Such comments were common when the BBC's Radio 3 reluctantly made a spot for 'Paraboles'. It was also a night-time job, probably; I forget. 'Music In Our Time' was, like John Peel being progressive on a sister station. I taped the electronic wonder and had my answer to the music quiz until the cassette was stolen soon after I arrived this side of the Channel. It was a great loss until 'Acousmatrix 4' (Artist Direct on the man) came out in 1995.
I wonder if anyone ever listened to those cassettes, full of irretrievable treasures after four years in Radio 3.
Stockhausen, Berio, Jonathan Harvey, even the venerable Olivier Messaien (Wikipedia, whose sonic adventures are now mainstream, were rarely allowed on the station until most people were in bed. By 1995, grandfather Messaien was three years' dead.
A decade later, women are running turntables and releasing CDs of electronic noise, as well as instruments the majority of ears know better, as if born to it. Henri's getting on, turned 76, a respectable age with an adventurous and prolific career to his credit.
No jet though.
One 1995 'Paraboles-Mix' is called "Aerial view of Haiphong, Massachussetts" and I'd enjoyed it on the wing first time. The album, if still you can find it, also includes tributes to the Belgian city of Liège, which said "Thanks!" Then those 'Trois visages de Liège', (including the "smelting works") were, Pousseur wrily said, "removed by the municipal authorities of this town and replaced by some 'milder' music".
Kittin lovers, Cardini fans, Allien addicts, go your noisy way if you will, I'm a newbie but I liked one of your clubs. Henri Pousseur, if he knows of these young souls, probably has an amused but good word for them. They're not his offspring, but turning your back doesn't help.
"Boring," I once thought. "Repetitive."
Then I listened. They're neither, such mixes. It's hard work being a first-rate club DJ, ears always open, eyes everywhere. For days, I've listened to little else.
'Trax' got Ellen Allien and Miss Kittin on a leather sofa together, as you'll see. Allien looked far more serious when 'Berlinette' came out last year. Someone say "electroclash"? I won't.
Carla Elves may be perhaps the least accessible of the musicians named, if you head into 'Soundtracks' blindfold.
When it's past my bedtime, these women are likely in full swing, if not on vacation. They know where they're at. Once Jennifer Cardini (Beatfreax portrait) unleased 'Lust' in June, you got a picture of her.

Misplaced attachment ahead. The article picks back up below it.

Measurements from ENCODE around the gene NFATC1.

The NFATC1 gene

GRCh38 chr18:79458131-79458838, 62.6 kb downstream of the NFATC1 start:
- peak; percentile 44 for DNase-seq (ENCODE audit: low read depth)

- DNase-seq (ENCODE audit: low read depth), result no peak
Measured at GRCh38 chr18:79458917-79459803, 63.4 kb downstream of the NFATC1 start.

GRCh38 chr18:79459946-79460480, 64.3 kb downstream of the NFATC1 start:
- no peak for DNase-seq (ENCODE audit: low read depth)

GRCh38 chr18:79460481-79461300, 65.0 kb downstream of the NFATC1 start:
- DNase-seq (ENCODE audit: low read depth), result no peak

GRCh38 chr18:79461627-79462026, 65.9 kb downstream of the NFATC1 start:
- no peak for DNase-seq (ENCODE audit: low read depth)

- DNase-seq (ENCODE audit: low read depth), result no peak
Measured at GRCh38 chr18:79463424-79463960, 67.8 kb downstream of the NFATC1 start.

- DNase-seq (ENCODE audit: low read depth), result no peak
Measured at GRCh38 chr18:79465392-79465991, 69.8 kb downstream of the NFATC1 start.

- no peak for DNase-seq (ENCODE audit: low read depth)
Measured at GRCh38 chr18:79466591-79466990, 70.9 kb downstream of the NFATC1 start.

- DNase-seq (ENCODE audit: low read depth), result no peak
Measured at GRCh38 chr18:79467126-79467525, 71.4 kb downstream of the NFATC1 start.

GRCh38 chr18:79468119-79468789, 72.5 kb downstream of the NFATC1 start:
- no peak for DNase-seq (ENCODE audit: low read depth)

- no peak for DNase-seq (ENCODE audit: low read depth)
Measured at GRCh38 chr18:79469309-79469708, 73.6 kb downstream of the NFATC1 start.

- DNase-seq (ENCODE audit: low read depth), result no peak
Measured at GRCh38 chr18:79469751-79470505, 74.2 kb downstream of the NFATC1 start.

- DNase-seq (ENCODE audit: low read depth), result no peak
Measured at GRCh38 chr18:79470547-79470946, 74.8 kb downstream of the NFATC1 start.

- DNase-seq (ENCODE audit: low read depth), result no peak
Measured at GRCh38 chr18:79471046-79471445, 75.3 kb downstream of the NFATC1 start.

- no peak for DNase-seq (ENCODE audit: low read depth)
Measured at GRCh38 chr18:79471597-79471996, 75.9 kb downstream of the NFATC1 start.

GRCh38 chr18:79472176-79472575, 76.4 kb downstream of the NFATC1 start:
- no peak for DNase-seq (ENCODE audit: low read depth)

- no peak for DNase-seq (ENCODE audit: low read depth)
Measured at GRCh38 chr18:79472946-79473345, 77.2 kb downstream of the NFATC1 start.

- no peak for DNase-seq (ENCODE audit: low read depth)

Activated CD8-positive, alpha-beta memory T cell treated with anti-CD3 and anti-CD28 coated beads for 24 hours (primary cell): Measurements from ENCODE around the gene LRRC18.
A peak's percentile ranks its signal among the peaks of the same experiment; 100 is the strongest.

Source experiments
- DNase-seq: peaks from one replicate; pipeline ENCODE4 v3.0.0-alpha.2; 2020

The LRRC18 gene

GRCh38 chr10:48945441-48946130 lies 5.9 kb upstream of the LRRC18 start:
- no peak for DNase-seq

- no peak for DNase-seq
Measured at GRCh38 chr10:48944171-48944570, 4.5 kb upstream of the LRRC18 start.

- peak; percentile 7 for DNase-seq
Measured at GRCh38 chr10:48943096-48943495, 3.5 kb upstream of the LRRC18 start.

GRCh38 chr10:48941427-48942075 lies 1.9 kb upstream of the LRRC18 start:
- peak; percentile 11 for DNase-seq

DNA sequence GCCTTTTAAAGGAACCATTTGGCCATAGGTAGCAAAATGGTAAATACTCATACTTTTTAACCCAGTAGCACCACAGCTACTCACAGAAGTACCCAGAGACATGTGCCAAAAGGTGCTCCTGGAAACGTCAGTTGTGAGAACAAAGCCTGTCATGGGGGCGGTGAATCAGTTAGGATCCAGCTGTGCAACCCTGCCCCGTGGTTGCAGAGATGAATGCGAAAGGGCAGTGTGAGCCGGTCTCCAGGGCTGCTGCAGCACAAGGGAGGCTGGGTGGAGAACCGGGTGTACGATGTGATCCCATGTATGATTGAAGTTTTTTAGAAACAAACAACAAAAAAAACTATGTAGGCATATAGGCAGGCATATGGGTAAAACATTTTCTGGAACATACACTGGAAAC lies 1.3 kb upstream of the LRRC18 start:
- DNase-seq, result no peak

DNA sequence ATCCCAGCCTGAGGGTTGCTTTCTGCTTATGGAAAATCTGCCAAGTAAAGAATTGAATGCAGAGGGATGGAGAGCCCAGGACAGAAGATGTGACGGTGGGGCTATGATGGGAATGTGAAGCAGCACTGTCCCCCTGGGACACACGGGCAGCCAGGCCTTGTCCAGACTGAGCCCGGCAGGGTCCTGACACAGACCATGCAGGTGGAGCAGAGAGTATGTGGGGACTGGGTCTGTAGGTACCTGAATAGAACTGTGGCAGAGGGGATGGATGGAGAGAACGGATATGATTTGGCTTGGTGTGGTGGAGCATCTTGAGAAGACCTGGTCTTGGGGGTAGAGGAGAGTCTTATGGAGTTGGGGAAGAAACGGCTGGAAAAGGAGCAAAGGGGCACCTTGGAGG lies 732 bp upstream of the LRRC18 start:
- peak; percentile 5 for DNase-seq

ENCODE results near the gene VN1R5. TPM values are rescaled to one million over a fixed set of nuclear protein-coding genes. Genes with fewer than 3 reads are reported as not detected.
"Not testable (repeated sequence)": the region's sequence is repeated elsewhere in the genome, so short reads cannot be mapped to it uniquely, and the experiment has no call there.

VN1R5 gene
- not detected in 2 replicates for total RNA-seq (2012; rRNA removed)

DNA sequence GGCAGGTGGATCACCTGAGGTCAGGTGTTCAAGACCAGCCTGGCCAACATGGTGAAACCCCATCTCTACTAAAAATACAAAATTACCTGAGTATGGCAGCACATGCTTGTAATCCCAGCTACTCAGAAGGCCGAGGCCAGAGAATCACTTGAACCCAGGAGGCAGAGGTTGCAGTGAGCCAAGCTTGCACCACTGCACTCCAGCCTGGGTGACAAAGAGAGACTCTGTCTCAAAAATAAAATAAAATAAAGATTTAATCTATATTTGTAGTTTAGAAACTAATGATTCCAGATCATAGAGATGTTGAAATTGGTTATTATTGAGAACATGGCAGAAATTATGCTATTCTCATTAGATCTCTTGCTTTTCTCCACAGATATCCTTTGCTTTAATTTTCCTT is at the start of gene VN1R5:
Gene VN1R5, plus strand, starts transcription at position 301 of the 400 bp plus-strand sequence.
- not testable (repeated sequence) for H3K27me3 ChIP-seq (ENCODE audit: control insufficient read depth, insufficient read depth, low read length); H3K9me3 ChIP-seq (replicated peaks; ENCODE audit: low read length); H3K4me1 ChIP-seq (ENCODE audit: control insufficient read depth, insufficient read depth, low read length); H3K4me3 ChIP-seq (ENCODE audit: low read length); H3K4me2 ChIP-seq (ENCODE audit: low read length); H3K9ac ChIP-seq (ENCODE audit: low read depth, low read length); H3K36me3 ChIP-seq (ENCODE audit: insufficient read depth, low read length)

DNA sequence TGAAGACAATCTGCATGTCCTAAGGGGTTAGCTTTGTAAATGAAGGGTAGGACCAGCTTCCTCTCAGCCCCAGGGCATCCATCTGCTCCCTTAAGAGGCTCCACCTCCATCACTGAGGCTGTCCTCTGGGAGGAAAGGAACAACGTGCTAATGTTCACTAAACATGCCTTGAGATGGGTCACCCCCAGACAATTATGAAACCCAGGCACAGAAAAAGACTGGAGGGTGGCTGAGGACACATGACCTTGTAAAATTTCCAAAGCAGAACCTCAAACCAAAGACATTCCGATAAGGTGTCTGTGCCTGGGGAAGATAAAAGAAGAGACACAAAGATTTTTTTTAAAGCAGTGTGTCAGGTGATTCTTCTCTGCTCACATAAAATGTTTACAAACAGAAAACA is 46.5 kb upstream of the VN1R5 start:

She might talk about being asexual when she prefers because a part of the job gets others steamy with strangers.
There's more: she's not a woman.
She's really Laurent Hô, a man who says, in English, it's "my electronica project, made of sound, pictures, human beings."
In French (click for English), he added the name was the "most ridiculous" he came up with.
He's here because he's opened doors and runs an 'Uncivilized World', a small label where Cardini's at home and so, for that matter, is Femi Kuti, son of the late legend, Nigeria's Fela.
Hô haunted the Paris clubs, used movie talk bites for his 'Soundtracks', and steeped them in layers of noise, haunted and haunting, some harmonious, others you don't hang around in, like an airport terminal.
People who like to start on common musical ground could go straight to 'Nex april', track 13, on from there, then back again. Familiar melody and harmonies, these aren't Ho's point of departure.
As 'Discogs' explains, he chose a woman, Matali Crasset, to package the album ... or flying saucer. A normal CD's in there, then a plastic circle, a transparent box and it's in a flimsy see-through bag. All layers, one on another, a mix for music often described by those who know with a arcane vocabulary.
Remember a glorious Wikipedia mention in January -- the "Heavy Metal Umlaut" and Jon Udell's "walking, talking" webpage about about how it made the virtual tome?
The first wonder of the co-operative Internet, the Wikipedia itself, has become good at telling us what 'Trax' and 'Beatfreax' are saying in English.
The bizarre categories say "This way" on shelves in all big music stores, but unless you're among the rarest of regular visitors here, it's not a language you speak. Nor me. The more chances the stores and particularly the Net provide to "try before you buy", the more languages you might like.
Messaien was into birds and their vocabularies, he filled his music with birdsong, painstakingly annotated for orchestral instruments. He loved some traditional Asian music, used that too. In 'Turangalîla Symphony', a huge love-in by a devout church organist, the ondes Martenot, or Martenot's waves, bring sweet glissandos, sliding sounds, strange loops and halos of electronic and metallic nature in to sing.